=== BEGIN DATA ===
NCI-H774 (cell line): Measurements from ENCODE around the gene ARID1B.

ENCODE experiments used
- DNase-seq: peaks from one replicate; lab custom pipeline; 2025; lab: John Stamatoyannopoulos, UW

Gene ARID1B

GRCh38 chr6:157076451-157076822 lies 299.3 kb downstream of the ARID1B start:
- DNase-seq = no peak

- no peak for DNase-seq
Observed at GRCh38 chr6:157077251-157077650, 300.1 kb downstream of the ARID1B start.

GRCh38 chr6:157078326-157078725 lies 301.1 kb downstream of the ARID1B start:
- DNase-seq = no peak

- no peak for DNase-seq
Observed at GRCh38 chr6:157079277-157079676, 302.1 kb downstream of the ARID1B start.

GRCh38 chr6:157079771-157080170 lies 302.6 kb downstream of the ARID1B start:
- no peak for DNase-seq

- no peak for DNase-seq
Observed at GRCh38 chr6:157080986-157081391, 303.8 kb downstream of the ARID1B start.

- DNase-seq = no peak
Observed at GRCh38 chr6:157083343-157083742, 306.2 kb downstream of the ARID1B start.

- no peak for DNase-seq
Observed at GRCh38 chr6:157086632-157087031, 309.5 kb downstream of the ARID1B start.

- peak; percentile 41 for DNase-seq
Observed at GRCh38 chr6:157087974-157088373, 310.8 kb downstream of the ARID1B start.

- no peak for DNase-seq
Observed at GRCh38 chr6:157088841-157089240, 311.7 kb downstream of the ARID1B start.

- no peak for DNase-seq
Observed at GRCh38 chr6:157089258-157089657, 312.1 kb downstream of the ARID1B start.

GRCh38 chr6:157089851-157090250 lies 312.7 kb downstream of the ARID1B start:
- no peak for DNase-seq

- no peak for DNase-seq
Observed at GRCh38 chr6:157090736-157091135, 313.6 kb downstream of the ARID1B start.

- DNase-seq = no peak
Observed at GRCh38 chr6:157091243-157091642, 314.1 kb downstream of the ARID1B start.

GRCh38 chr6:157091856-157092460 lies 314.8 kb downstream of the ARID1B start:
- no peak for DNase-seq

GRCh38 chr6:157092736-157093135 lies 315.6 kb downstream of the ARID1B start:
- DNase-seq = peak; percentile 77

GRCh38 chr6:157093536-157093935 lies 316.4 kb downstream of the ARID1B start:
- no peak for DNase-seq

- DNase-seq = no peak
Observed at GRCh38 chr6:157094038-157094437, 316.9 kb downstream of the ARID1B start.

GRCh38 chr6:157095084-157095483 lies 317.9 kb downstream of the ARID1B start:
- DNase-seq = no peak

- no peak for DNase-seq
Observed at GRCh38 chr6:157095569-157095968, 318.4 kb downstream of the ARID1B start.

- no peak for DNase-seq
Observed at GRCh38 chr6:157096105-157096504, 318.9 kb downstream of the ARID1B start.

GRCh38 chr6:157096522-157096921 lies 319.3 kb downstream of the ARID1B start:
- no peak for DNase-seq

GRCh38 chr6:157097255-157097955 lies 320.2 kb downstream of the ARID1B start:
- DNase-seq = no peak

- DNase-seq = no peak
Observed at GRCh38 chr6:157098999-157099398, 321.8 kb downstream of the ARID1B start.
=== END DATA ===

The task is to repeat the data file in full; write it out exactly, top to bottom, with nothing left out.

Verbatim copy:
NCI-H774 (cell line): Measurements from ENCODE around the gene ARID1B.

ENCODE experiments used
- DNase-seq: peaks from one replicate; lab custom pipeline; 2025; lab: John Stamatoyannopoulos, UW

Gene ARID1B

GRCh38 chr6:157076451-157076822 lies 299.3 kb downstream of the ARID1B start:
- DNase-seq = no peak

- no peak for DNase-seq
Observed at GRCh38 chr6:157077251-157077650, 300.1 kb downstream of the ARID1B start.

GRCh38 chr6:157078326-157078725 lies 301.1 kb downstream of the ARID1B start:
- DNase-seq = no peak

- no peak for DNase-seq
Observed at GRCh38 chr6:157079277-157079676, 302.1 kb downstream of the ARID1B start.

GRCh38 chr6:157079771-157080170 lies 302.6 kb downstream of the ARID1B start:
- no peak for DNase-seq

- no peak for DNase-seq
Observed at GRCh38 chr6:157080986-157081391, 303.8 kb downstream of the ARID1B start.

- DNase-seq = no peak
Observed at GRCh38 chr6:157083343-157083742, 306.2 kb downstream of the ARID1B start.

- no peak for DNase-seq
Observed at GRCh38 chr6:157086632-157087031, 309.5 kb downstream of the ARID1B start.

- peak; percentile 41 for DNase-seq
Observed at GRCh38 chr6:157087974-157088373, 310.8 kb downstream of the ARID1B start.

- no peak for DNase-seq
Observed at GRCh38 chr6:157088841-157089240, 311.7 kb downstream of the ARID1B start.

- no peak for DNase-seq
Observed at GRCh38 chr6:157089258-157089657, 312.1 kb downstream of the ARID1B start.

GRCh38 chr6:157089851-157090250 lies 312.7 kb downstream of the ARID1B start:
- no peak for DNase-seq

- no peak for DNase-seq
Observed at GRCh38 chr6:157090736-157091135, 313.6 kb downstream of the ARID1B start.

- DNase-seq = no peak
Observed at GRCh38 chr6:157091243-157091642, 314.1 kb downstream of the ARID1B start.

GRCh38 chr6:157091856-157092460 lies 314.8 kb downstream of the ARID1B start:
- no peak for DNase-seq

GRCh38 chr6:157092736-157093135 lies 315.6 kb downstream of the ARID1B start:
- DNase-seq = peak; percentile 77

GRCh38 chr6:157093536-157093935 lies 316.4 kb downstream of the ARID1B start:
- no peak for DNase-seq

- DNase-seq = no peak
Observed at GRCh38 chr6:157094038-157094437, 316.9 kb downstream of the ARID1B start.

GRCh38 chr6:157095084-157095483 lies 317.9 kb downstream of the ARID1B start:
- DNase-seq = no peak

- no peak for DNase-seq
Observed at GRCh38 chr6:157095569-157095968, 318.4 kb downstream of the ARID1B start.

- no peak for DNase-seq
Observed at GRCh38 chr6:157096105-157096504, 318.9 kb downstream of the ARID1B start.

GRCh38 chr6:157096522-157096921 lies 319.3 kb downstream of the ARID1B start:
- no peak for DNase-seq

GRCh38 chr6:157097255-157097955 lies 320.2 kb downstream of the ARID1B start:
- DNase-seq = no peak

- DNase-seq = no peak
Observed at GRCh38 chr6:157098999-157099398, 321.8 kb downstream of the ARID1B start.